Omnicom's suit against stockholder John Chevedden is an instance of management wanting to protect its ability to know how stockholders are voting while deying that info to dissident groups.
OMC CEO John Wren and COO Randy Weisenburger, two of the highest paid ad execs ($53.3M and $31.5M, respectively in 2012), are battling Chevedden’s quest to keep management’s eyes from proxy votes until the annual meeting May 20.
Chevedden argues that confidential voting is needed not only at OMC but many other companies because, as a Yale Law School study found, “Management-sponsored proposals (the vast majority of which concern stock options or other bonus plans) are overwhelmingly more likely to win by a very small amount than lose by a very small amount to a degree that cannot occur by chance.”
Omnicom's Wren, Weisenberger
Management can see how a vote is going on a certain proposal and can start rounding up votes needed to defeat an unwanted proposal, says Chevedden. He is a shareholder activist who has locked horns with OMC and many other companies before.
The OMC lawsuit is grist for our mill since ethical vs. legal is a raging topic in PR these days. It’s obvious in this instance that management should not have an edge in information over the stockholders who actually own the company. It’s unethical.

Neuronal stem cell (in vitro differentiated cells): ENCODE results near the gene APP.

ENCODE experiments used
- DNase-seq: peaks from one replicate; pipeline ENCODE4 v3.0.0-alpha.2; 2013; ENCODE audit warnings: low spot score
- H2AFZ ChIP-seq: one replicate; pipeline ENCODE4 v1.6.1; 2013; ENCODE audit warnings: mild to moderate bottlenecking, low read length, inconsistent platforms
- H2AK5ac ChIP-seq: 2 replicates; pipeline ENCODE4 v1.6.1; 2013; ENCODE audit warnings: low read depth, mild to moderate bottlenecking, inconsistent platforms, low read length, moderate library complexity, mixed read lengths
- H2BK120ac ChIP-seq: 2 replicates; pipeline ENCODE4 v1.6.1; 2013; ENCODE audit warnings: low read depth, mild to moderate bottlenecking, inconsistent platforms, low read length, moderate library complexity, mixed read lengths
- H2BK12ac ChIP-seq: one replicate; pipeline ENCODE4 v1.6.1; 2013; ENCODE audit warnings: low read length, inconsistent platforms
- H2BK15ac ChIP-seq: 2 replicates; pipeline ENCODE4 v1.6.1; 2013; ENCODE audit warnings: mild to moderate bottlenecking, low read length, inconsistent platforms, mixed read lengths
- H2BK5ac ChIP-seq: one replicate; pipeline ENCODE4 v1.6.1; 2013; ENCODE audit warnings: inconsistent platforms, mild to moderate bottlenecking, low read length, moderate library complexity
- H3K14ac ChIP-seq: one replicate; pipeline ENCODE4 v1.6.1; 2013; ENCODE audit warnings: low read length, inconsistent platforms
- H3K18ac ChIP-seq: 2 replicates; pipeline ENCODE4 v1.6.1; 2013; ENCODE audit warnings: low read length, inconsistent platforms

What Actually Happens—Legal Swords
The OMC vs. Chevedden legal battle is an example of what actually happens in the business world despite all the talk about “ethics” and doing the “right thing.” Legal swords are unsheathed and “ethics” goes out the window.
Confidentiality of stockholder voting is a big issue not only at OMC but at many other companies including JPMorgan Chase.
Forty percent of stockholders of JPM voted in 2012 to strip Jamie Dimon of his chairman’s title, leaving him as CEO.
The dissidents had lost their right to see how votes were going on stockholder proposals while management kept this right. Stockholders cried “foul,” saying the bank had an “unfair advantage.”
Our experience with “legal” vs. “ethical” is that business and academics talk a lot about “ethics” but in actual practice it is the legal card that is played. That can be a costly card for those without a big corporate bankroll.
Chevedden is being sued in Federal courts rather than via the SEC where such actions are usually filed. The reason, say Chevedden and his supporters, is that OMC might stand a better chance in court because a court does not have the vast experience that the SEC has with shareholder proposals.
Will Ethics Experts Look at This?
It would seem that management having info that dissidents don’t have is ipso facto unfair and unethical.